The circle indicates the time we discuss in this section
During the Nanboku-cho period, a type of Tanto called Hirazukuri Ko-wakizashi Sun-nobi Tanto was made. Hirazukuri means a flat sword without the Yokote line and Shinogi. Ko-wakizashi means a shorter sword. Sun-nobi Tanto means longer than standard Tanto. This is also called Enbun Jyoji Ko-wakizashi Tanto. It is called this way because majority of this type of Tanto were forged around Enbun and Jyoji imperial era. In Japan, a new imperial period starts when a new emperor ascends to the throne. The Enbun era was from 1356 to 1361, and the Jyoji period was from 1362 to 1368.
Sugata (姿: shape) ——- The length of a standard size Tanto is approx. one Shaku. Shaku is an old Japanese measurement unit for length and, one Shaku is very close to 1 foot.
8.5 Sun (the Sun is another old Japanese measurement unit for length) is approximately 10 inches. Ten inches is the standard size Tanto called Josun Tanto. Anything longer than Josun Tanto is called Sun-nobi Tanto. Anything shorter than Josun is called Sun-zumari Tanto.
Most of the Nanboku-cho tantos are longer than Josun Tanto, approximately 1 foot 2 inches long. Therefore they are called Hirazukuri Ko-wakizashi Sun-nobi Tanto.
Saki-zori (curved outward at the top. See the illustration above). Wide width and thin body. Fukura Kareru (no Fukura means less arc). Shin-no-mune. See the drawing below.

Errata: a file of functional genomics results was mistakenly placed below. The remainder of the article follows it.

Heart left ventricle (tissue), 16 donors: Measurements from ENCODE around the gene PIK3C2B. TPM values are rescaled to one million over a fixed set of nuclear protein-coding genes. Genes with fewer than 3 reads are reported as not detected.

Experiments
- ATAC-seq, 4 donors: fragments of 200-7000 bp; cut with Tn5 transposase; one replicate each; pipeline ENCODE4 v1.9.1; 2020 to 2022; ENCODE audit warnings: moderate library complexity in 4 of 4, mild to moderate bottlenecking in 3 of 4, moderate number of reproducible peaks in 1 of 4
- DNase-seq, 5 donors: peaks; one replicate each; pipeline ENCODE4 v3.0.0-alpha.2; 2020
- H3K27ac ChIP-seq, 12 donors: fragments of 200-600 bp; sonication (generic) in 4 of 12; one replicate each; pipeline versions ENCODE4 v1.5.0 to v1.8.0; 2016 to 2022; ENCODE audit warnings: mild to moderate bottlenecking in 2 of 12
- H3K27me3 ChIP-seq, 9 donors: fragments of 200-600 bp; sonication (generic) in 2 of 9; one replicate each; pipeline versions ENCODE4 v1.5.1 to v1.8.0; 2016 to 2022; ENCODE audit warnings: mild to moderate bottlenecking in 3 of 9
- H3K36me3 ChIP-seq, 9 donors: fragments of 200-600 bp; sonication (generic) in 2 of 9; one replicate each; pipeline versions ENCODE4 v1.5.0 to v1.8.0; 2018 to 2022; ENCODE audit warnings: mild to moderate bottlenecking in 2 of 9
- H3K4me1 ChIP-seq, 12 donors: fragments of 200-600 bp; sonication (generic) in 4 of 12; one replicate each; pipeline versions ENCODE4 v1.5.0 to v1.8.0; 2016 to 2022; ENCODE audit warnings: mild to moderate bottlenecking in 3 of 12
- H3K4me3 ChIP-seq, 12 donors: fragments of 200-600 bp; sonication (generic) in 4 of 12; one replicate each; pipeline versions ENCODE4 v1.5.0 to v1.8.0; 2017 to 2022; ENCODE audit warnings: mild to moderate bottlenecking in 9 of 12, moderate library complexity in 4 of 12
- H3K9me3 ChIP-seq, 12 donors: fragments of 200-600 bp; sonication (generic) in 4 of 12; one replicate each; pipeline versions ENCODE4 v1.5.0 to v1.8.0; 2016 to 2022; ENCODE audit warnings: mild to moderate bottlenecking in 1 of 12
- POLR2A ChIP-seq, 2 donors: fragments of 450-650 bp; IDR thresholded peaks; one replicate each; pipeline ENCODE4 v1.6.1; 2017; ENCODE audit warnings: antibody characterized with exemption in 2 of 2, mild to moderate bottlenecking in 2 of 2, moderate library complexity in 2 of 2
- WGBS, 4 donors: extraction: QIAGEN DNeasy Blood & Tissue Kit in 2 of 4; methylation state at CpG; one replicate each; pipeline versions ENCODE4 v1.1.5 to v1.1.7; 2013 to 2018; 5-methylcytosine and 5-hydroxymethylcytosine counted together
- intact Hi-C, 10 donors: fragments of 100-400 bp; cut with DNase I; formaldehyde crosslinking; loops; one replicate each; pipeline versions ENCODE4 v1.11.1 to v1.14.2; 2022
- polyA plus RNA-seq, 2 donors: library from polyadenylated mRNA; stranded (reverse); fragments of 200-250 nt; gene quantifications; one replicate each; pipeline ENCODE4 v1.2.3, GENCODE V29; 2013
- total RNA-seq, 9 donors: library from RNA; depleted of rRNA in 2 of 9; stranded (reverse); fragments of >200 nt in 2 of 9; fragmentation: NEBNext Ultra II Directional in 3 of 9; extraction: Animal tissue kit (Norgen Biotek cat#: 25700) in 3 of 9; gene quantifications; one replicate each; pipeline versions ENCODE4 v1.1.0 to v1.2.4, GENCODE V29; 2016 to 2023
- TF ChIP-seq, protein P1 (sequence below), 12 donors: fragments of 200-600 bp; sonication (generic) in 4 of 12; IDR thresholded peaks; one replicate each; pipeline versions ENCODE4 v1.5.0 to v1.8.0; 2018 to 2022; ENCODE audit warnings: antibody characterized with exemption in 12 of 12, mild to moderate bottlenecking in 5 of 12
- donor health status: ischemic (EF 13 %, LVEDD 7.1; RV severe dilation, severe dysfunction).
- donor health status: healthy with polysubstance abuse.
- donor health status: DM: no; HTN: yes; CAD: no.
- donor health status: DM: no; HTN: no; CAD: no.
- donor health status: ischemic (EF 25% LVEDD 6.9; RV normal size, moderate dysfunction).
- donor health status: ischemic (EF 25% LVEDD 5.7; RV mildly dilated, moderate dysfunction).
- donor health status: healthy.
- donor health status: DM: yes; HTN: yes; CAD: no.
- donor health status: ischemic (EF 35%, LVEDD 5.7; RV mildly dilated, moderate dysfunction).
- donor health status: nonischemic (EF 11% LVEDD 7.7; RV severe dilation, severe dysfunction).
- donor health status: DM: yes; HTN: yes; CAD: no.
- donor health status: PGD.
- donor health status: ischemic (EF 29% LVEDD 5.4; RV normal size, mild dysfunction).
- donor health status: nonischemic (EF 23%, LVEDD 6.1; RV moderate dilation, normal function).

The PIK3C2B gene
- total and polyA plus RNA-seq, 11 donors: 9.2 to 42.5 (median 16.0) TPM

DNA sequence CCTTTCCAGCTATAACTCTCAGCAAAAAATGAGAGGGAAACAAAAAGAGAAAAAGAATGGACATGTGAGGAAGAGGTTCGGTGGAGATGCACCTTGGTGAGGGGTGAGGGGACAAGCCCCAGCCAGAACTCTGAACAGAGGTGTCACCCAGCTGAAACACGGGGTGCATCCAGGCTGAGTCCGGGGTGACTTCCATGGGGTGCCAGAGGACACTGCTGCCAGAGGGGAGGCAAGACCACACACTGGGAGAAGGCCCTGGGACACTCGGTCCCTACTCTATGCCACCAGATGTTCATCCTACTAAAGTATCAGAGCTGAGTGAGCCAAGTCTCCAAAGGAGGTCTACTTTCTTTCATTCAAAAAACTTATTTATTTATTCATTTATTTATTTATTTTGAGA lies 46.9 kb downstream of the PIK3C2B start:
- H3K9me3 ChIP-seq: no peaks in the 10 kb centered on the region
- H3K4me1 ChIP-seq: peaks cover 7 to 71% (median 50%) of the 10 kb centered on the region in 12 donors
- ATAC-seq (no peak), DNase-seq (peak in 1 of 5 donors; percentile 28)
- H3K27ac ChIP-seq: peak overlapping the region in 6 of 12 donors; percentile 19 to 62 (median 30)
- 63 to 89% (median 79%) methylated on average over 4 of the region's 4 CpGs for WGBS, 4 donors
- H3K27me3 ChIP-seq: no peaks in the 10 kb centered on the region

Hi, (樋: Grooves) and Horimono (彫り物: Engraving) —- A groove or grooves on the Mune side. Bonji (Sanscrit, described in Chapter 16 Late Kamakura Period (Early Soshu-Den Tanto 鎌倉末短刀, Koshi-bi (Short groove), Tumetuki Ken, Tokko-tsuki Ken (see below) appear. Ken (dagger) is curved widely and deeply in the upper part and shallower and narrower in the lower part. This is called Soshu-bori (Soshu stule carving).
Hamon (刃: Tempered line) —– The narrowly tempered at the lower part gradually becomes wider toward the top. Then a similar wide Hamon goes into the Boshi area. Hamon in the Kissaki area is Kaeri-fukashi (turn back deep). See the illustration below. Coarse Nie. O-midare (large irregular Hamon pattern).
From Sano Museum Catalogue
Ji-hada (地肌: Area between shinogi-ji and tempered line)——— Loose wood grain pattern called Itame. Yubashiri (refer Chapter 16| Late Kamakura period: Early Soshu-Den Tanto (鎌倉末短刀)), Tobiyaki (Irregular patchy tempered spot) appear. Crowded (or busy) Tobiyaki is called Hitatsura (drawing above).
Nakago (茎: Tang) —- Short Tanago-bara. Tanago-bara means the shape of the belly of a Japanese fish Tanago (bitterling).
Tanto Sword-smiths during Nanboku-Cho Period
Soshu Den ———————————————————-Hiromitu( 広光) Akihiro (秋広) Yamashiro Den ————————————————–Hasebe Kunishige (長谷部国重) Bizen Den ——————————————————— Kanemitu (兼光) Chogi (長義 )
Soshu Hiromitsu “Nippon-To Art Sword of Japan “ The Walter A. Compton Collection